At 33 I'd never touched a computer, other than building computer rooms (remember how everything had to be cooled and raised floors, etc and etc? I built some of those), I jammed my way through 50 or 60 hours of some business but mostly programming courses, COBOL and JCL and even mainframe assembly (while I never did get good at that I did ace the course, I bled for it, hours and hours and hours of study and lab), with a 3.6 GPA, ended up with a horses-ass internship at Pennzoil, then programming for First Interstate bank, downtown Houston, then a state agency here in Austin, and then I saved the world from Y2K. I was not a natural, I did not have an aptitude for it, thus could never have become great, and I knew that I wasn't even really good at it, though every review I ever had differed with me on that. I'm stubborn, is what I am, and determined, on a good day.

I'm not the only programmer I met who came from a different world; there's lots of people doing lots of things they never set out to do. One of the best programmers I ever knew, Jackie, is a natural at it, came from white-trash, three kids in her early twenties, got into some mainframe courses at around 30 and never looked back, got her a pretty nice life nowadays.

Not everyone can do anything. I'd hate to think that I'd have headed into medicine instead of programming, because it's possible -- not at all likely but possible, a scary thought -- that I'd have jammed myself through all of that, and I'd be killing people every day. But some people can do more than you'd expect, and they do. Stubborn has a lot to do with life changes, from what I've experienced, from what I've seen.
posted by dancestoblue at 3:15 PM on August 5, 2008 [1 favorite]


That must be one of the most idiotic pro-Mac posts I've ever read.
posted by jacalata at 3:20 PM on August 5, 2008


I think, like everyone else has said, that the linked article is elitist "kids these days" wankery. And it's wrong; 10 minutes on Google can get an aspiring hobby programmer everything she needs to get started on Windows, for free.

There is a tiny grain of truth to the sentence about adult brains -- it's obviously much easier to learn something complex at 15 than it is at 40 -- but I've seen lots of adults learn programming. I've taught some myself. It's like anything else - programming is hopelessly complex to some adult students, and others have a natural knack for it. Just like the 15-year-olds.

I learned to draw at 35 and am learning to play the guitar at 39, so I've heard the "grownups can't learn" mantra repeated before, and it's just as wrong for programming as it is for everything else.

Some young people - not all of them - have an incredible ability to focus and practice 12 hours a day until they learn something thoroughly. It's harder to do that as an adult, especially if you spend 8 hours a day earning a living. But learning is still quite possible.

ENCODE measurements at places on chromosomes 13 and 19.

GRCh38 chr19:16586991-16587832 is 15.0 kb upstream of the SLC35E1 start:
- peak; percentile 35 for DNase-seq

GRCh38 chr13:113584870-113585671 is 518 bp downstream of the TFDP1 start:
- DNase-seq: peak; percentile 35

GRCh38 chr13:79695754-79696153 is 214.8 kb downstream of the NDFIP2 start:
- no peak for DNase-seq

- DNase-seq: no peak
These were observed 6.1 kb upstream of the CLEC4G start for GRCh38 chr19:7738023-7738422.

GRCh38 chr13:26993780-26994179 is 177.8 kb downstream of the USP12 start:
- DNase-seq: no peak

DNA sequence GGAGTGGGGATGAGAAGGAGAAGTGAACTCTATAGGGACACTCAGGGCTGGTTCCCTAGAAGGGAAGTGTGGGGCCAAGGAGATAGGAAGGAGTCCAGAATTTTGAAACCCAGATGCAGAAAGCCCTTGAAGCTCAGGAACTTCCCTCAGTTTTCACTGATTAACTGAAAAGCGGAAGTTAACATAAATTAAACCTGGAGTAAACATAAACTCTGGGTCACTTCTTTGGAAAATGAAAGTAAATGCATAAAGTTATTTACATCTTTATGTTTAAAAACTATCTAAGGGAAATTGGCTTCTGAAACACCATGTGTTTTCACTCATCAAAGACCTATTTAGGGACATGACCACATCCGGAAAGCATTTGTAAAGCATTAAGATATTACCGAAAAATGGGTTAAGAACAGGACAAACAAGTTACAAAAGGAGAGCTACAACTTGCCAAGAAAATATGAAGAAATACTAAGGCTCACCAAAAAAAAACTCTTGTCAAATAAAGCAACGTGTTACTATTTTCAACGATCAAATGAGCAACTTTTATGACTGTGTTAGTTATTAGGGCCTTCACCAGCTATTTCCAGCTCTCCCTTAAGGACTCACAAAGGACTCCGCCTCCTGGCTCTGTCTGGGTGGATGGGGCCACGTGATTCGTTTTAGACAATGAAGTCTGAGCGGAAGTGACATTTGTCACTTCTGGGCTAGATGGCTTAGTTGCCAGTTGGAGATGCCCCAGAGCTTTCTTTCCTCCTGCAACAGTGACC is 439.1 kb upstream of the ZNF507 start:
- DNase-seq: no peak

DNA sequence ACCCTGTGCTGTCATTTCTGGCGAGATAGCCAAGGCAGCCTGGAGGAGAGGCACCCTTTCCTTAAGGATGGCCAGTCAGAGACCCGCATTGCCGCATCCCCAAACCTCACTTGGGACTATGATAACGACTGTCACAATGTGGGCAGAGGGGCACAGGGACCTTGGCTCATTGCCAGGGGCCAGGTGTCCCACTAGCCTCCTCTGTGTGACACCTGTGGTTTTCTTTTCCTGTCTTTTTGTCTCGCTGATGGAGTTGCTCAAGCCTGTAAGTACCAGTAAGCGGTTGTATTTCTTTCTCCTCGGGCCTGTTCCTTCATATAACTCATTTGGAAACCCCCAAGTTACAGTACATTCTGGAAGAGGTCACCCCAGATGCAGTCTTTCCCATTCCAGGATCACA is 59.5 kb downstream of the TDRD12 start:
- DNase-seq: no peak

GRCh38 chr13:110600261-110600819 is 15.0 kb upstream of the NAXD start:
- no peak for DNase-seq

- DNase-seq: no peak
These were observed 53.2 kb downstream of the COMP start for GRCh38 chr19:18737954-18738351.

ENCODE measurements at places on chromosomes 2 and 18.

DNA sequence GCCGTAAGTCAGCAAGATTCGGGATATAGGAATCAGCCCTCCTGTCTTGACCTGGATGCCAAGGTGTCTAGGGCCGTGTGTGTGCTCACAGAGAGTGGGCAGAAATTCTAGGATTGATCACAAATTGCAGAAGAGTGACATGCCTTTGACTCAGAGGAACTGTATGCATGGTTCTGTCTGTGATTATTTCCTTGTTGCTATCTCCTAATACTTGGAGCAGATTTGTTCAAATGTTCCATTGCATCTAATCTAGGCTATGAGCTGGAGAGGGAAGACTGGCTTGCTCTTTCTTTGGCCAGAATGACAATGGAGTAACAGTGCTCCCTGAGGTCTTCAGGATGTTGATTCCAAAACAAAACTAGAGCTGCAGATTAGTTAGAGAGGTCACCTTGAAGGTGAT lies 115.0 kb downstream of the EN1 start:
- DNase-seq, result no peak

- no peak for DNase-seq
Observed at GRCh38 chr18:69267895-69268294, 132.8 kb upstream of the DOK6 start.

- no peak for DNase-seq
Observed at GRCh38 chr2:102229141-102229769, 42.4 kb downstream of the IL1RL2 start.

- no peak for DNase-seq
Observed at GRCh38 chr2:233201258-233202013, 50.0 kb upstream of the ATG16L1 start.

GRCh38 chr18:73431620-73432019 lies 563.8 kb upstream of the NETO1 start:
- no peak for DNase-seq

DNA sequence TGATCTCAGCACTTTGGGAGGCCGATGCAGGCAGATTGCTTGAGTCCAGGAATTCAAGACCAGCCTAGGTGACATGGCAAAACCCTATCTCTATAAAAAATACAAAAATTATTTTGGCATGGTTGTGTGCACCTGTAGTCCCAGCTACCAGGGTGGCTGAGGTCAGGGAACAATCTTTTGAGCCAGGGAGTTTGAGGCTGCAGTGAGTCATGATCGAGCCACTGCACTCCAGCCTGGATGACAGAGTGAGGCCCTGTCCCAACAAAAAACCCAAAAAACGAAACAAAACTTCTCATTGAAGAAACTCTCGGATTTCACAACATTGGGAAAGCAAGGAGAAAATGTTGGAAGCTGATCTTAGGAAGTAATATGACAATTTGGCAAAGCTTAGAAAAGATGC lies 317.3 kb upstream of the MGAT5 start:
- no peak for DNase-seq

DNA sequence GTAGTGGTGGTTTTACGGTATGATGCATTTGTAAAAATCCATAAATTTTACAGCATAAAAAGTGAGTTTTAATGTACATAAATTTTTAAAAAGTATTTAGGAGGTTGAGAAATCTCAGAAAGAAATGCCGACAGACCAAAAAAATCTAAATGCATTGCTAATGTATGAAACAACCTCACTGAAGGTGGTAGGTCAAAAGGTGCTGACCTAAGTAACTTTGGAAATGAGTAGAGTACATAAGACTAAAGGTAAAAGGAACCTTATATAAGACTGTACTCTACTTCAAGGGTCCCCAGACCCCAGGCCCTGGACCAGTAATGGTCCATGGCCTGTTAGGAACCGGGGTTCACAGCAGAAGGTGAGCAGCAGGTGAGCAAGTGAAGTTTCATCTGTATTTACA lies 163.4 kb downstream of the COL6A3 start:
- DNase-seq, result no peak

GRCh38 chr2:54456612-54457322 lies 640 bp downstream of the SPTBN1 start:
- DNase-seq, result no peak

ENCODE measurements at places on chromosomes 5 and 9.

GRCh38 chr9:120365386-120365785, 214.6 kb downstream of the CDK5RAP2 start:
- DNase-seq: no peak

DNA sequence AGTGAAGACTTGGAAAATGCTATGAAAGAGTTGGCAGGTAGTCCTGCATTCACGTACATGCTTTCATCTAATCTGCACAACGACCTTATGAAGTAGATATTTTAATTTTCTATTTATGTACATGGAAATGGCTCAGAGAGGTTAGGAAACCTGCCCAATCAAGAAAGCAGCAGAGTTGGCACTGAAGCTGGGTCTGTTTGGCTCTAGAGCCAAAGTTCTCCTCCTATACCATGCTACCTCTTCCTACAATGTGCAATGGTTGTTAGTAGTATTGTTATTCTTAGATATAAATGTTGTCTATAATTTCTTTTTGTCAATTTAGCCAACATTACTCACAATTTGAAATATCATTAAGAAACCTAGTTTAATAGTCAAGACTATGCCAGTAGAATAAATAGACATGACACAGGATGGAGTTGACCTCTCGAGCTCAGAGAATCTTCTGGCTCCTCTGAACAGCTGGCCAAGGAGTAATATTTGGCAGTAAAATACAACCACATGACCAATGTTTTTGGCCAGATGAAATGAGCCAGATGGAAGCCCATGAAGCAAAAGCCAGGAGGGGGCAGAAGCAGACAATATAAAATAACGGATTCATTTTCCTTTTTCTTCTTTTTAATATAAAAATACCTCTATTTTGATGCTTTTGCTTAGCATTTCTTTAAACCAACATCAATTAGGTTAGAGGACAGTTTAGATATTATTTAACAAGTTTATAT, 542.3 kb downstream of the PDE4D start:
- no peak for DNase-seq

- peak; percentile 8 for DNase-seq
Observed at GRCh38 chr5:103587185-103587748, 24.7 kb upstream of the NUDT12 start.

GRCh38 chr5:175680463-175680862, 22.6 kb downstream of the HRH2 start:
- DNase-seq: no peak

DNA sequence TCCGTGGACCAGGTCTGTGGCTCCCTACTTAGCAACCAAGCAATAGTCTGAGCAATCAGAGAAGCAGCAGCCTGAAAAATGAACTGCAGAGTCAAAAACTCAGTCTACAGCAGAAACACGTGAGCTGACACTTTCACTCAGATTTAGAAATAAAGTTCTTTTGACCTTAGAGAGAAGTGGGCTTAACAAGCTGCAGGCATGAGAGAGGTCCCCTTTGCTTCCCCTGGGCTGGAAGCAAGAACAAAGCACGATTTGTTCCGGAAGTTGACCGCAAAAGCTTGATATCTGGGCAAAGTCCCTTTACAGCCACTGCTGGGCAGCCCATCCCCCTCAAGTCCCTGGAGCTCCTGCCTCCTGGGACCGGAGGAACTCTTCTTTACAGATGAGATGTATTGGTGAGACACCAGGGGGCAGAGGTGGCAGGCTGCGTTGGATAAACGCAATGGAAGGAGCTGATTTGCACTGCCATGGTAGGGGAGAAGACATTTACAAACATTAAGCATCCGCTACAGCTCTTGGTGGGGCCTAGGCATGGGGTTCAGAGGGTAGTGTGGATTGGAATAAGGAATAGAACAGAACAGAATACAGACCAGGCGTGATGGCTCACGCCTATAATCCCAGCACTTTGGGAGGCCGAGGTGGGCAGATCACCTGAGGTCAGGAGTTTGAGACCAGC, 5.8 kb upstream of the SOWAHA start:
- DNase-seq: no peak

posted by mmoncur at 8:29 PM on August 5, 2008


meh, I doubt it. To be a good programmer, you just need a certain kind of mind. It is true that many of the people who have that kind of mind were drawn to computers early in life. However, I think there are lots of people out there with "the programmer mind," who've just never really considered doing it, for whatever reason.
posted by Afroblanco at 9:02 PM on August 5, 2008


OP here. Thanks for all the great input, gang.

DevilsAdvocate asked: Are you asking whether it's pointless to try to learn a new programming language in your thirties, if you already know others? Or if it's pointless to try to learn your first programming language in your thirties?

I think I'm inbetween there. I've done procedural programming and scripting for web applications, but have considered getting into more formal object-oriented stuff.

Some young people - not all of them - have an incredible ability to focus and practice 12 hours a day until they learn something thoroughly. It's harder to do that as an adult, especially if you spend 8 hours a day earning a living.

Yep, that's exactly the concern. I'm finding a new appreciation for the time freedom that I had as a student. But it's been nice to see the encouragement here, and I'll remember it as I work on getting my head around something new.
posted by Tubes at 7:21 AM on August 6, 2008


I think the main differences between grownups and kids are
1) grownups have less free time to learn new things
2) grownups often have some extrinsic motivation that detracts from exploring a subject thoroughly for its own sake
3) grownups don't give themselves permission to suck.

One key to learning a skill is to allow yourself the freedom to do poorly. If you're a 12-year old kid learning programming, and you spend every day after school for a month trying to write a computer game, and it ends up being an unplayable bug-ridden mess, no big deal. You tried something you thought was cool, and learned from it. Adults, on the other hand, demand proficiency from themselves right away, and are less likely to try new or experimental projects that won't produce professional results.
posted by lsemel at 9:57 AM on August 6, 2008


Ah, yes, the "adult brains generally can't form the deep structures necessary to learn real programming" canard. If you think about it, it must be true -- after all, it's well known that Lady Ada, Alan Turing, John von Neumann, and Grace Murray Hopper were all in high school together!
posted by vorfeed at 11:39 AM on August 6, 2008


(in case someone has a brain which can't form the deep structures necessary to parse the heavy sarcasm in my post above: HA HA HA NO. Adults are not only perfectly capable of learning to program, the art of programming itself was originally developed by adults!)
posted by vorfeed at 11:45 AM on August 6, 2008


« Older Someone hacked my… something... somehow   |   Is it a bad idea to include my phone number in an... Newer »
This thread is closed to new comments.